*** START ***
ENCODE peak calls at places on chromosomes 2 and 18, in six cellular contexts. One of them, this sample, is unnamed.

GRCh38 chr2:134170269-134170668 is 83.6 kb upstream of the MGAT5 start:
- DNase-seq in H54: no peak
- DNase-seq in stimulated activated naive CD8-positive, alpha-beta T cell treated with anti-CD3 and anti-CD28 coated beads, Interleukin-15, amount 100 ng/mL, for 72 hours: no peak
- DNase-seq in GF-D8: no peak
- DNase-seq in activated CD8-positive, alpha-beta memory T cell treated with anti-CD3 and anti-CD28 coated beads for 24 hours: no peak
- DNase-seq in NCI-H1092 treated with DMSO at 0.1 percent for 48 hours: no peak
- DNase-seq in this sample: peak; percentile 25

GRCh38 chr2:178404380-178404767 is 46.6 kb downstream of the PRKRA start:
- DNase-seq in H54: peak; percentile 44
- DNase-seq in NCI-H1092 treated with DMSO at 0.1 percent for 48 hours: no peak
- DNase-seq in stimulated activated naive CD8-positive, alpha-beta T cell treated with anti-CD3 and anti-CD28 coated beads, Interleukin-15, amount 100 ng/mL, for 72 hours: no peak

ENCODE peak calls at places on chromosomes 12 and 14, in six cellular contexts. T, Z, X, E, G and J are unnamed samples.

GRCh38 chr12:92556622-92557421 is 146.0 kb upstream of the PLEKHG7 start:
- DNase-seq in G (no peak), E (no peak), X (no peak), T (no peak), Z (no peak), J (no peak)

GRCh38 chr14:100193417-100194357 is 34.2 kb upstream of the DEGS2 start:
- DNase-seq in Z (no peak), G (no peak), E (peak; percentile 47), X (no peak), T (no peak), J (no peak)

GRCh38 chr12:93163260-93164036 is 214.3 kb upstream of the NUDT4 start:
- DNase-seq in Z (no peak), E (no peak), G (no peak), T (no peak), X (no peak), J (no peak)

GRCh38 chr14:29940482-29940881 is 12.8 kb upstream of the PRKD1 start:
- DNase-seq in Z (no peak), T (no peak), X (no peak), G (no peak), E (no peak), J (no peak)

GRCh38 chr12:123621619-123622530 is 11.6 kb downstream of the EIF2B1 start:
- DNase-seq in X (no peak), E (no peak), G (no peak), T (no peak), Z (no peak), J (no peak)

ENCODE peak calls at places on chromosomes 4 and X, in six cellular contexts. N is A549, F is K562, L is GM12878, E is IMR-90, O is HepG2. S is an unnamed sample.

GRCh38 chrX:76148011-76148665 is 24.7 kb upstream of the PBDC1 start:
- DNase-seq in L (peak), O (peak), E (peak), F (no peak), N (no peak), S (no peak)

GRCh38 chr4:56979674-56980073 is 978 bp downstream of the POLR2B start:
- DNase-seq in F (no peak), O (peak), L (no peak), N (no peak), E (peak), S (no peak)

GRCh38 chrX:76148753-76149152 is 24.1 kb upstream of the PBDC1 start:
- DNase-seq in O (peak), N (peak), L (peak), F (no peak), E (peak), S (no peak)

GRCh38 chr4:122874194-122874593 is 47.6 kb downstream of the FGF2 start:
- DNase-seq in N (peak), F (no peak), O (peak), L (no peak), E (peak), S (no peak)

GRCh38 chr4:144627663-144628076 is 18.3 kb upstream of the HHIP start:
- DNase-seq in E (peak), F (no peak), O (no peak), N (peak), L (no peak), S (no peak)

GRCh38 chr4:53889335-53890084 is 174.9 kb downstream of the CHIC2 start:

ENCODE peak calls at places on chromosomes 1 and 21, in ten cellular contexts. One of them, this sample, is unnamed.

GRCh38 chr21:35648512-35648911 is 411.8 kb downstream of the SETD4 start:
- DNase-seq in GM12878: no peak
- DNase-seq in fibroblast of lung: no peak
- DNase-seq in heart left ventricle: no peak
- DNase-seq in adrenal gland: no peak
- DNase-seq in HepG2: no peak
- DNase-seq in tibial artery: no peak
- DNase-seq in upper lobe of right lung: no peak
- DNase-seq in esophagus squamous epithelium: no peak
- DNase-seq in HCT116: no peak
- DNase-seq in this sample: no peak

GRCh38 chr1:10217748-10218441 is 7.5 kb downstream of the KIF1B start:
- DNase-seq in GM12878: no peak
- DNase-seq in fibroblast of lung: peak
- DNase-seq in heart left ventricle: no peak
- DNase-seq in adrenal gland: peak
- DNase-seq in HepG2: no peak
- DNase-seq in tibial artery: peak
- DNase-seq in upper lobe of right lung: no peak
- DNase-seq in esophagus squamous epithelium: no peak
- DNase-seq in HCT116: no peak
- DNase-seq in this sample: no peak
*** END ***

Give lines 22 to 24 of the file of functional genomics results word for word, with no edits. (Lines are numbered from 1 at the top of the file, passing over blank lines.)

GRCh38 chr12:123621619-123622530 is 11.6 kb downstream of the EIF2B1 start:
- DNase-seq in X (no peak), E (no peak), G (no peak), T (no peak), Z (no peak), J (no peak)

ENCODE peak calls at places on chromosomes 4 and X, in six cellular contexts. N is A549, F is K562, L is GM12878, E is IMR-90, O is HepG2. S is an unnamed sample.